METHOD FOR PRODUCING SEMICONDUCTOR DEVICE AND INTERMEDIATE FOR SEMICONDUCTOR DEVICE

- Mitsui Chemicals, Inc.

This method for producing a semiconductor device comprises: a first step wherein a plurality of semiconductor chips are affixed onto a supporting substrate such that circuit surfaces of the semiconductor chips face the supporting substrate; a second step wherein a plurality of sealed layers are formed at intervals by applying the sealing resin onto the semiconductor chips by three-dimensional modeling method, each sealed layer containing one or more semiconductor chips embedded in a sealing resin; a third step wherein the sealed layers are cured or solidified; and a fourth step wherein sealed bodies are obtained by separating the cured or solidified sealed layers from the supporting substrate.

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Description
TECHNICAL FIELD

The present invention relates to a method for producing a semiconductor apparatus and an intermediate of the semiconductor apparatus.

BACKGROUND ART

Hitherto, semiconductor devices (semiconductor chips) such as an IC using a silicon semiconductor or an organic EL device using an organic semiconductor are generally produced by forming many devices on a wafer substrate surface in a matrix form and then dividing the devices into individual devices by dicing. In general, the semiconductor chips are packaged by being applied with resin sealing and the like, and are mounted on various electronic devices.

As a packaging technology for the semiconductor chips, in recent years, a technology called fan-out wafer-level packaging is proposed (for example, see Patent Literature (hereinafter, abbreviated as PTL) 1). In the fan-out wafer-level packaging, a rear surface side (a side opposite to the circuit surface) of the semiconductor chip is sealed with resin. Then, a re-distribution layer is formed on a front surface (circuit surface) of the semiconductor chip, and an external terminal is further Ruined on the re-distribution layer.

A large-area packaging technology is needed in terms of cost reduction. In particular, collective sealing of a plurality of semiconductor chips and collective formation of an RDL (re-distribution layer) in a large area that is a high-cost process are needed.

Meanwhile, PTL 1 discloses a method for producing a semiconductor apparatus through (1) a step of fixing a plurality of semiconductor chips on a supporting substrate so that front surfaces (circuit surfaces) thereof face down; (2) a step of collectively sealing rear surfaces of the plurality of semiconductor chips with a sealing material; (3) a step of obtaining a sealed body by removing the supporting substrate; (4) a step of forming re-distribution layers on front surfaces (circuit surfaces) of the semiconductor chips of the sealed body that are exposed, and further forming external connection terminals such as metal bumps thereon; and (5) a step of dividing the semiconductor chips into individual semiconductor chips or packages each formed from a plurality of semiconductor chips.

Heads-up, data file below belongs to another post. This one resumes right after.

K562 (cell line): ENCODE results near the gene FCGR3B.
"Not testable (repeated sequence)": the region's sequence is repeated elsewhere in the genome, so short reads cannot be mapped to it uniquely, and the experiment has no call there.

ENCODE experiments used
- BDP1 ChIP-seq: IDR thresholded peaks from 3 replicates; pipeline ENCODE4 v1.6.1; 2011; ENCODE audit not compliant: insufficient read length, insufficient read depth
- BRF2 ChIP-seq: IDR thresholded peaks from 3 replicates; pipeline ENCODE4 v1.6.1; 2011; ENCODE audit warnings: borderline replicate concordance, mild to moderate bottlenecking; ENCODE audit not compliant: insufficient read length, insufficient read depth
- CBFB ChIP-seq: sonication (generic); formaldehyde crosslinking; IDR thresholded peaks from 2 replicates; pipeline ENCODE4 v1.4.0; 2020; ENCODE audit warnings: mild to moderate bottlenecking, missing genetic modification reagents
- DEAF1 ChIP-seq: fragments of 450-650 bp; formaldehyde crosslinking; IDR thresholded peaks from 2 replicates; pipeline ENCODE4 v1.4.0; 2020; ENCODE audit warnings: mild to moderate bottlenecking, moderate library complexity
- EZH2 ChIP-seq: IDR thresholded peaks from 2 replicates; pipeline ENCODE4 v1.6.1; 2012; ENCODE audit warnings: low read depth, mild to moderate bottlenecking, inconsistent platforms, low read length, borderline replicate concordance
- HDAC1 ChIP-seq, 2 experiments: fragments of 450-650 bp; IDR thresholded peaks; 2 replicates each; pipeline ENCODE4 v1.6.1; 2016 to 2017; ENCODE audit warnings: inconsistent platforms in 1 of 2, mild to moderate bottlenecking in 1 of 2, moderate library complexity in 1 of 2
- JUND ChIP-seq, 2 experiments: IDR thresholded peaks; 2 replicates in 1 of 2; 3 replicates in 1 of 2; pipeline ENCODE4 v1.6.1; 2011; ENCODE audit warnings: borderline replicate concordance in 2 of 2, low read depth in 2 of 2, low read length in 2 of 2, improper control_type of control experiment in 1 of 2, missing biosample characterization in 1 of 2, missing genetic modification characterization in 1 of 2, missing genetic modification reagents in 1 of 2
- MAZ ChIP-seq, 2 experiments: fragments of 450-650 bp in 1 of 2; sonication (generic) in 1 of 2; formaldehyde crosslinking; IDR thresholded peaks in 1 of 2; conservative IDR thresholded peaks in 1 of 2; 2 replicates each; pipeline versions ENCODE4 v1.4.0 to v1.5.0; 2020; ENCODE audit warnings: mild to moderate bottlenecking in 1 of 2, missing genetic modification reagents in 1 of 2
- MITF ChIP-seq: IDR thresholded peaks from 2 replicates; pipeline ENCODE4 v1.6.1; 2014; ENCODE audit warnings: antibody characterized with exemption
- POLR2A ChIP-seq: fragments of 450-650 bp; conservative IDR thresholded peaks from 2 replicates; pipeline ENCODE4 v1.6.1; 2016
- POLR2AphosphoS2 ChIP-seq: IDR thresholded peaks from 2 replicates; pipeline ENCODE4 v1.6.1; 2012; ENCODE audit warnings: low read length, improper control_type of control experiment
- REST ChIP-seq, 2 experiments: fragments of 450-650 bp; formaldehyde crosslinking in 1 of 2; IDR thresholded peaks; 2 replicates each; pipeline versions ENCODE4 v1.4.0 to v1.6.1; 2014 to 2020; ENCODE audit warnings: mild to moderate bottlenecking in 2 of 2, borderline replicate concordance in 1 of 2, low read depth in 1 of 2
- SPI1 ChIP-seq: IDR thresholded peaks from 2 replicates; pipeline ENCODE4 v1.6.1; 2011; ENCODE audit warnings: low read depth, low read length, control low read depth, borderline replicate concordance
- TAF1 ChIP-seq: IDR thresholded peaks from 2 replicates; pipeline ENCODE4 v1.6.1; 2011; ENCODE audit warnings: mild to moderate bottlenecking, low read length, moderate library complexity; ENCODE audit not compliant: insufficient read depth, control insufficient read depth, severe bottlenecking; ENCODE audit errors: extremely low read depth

CITATION LIST Patent Literature PTL 1 Japanese Patent Application Laid-Open No. 2001-308116 SUMMARY OF INVENTION Technical Problem

However, in the step of the resin sealing step (2) in PTL 1, the sealing resin is formed on the entire surface of the supporting substrate including places between the plurality of semiconductor chips. As described above, the contact area between the sealing material and the supporting substrate is large, and hence there has been a problem in that a warp is easily generated in the sealed body and misalignment (die shift) of the semiconductor chips easily occur due to the difference in the coefficient of thermal expansion between the sealing material and the supporting substrate at the time of sealing and when the supporting substrate is removed. As a result, there has been a fear that the handleability of the sealed body may be reduced and the reliability of the obtained semiconductor apparatus may be reduced after the sealing and removal.

The present invention has been made in view of the abovementioned situation, and an object thereof is to provide a method for producing a semiconductor apparatus and an intermediate of the semiconductor apparatus that may suppress a warp in a sealed body and misalignment of a plurality of semiconductor chips when the sealed body is obtained by collectively sealing the semiconductor chips, and suppress the reduction of the handleability of the sealed body and the reliability of the semiconductor apparatus after the sealed body is obtained.

Solution to Problem

The present invention relates to the following method for manufacturing a semiconductor apparatus and also to an intermediate of a semiconductor apparatus.

[1] A method for producing a semiconductor apparatus, the method comprising:

a first step of fixing a plurality of semiconductor chips on a supporting substrate so that circuit surfaces of the plurality of semiconductor chips face the supporting substrate;

a second step of forming, at intervals, a plurality of sealing layers by applying a sealing material containing a sealing resin on the semiconductor chips by a three-dimensional molding method, each sealing layer containing one or more semiconductor chips covered with the sealing material;

a third step of curing or solidifying the sealing layers; and

a fourth step of obtaining sealed bodies by removing the cured or solidified sealing layers from the supporting substrate.

[2] The method for producing the semiconductor apparatus according to [1], wherein a percentage of a minimum value of an interval between adjacent two of the sealing layers with respect to a maximum width of the sealing layer is 0.19% to 10% in the second step when the supporting substrate is seen in plan view.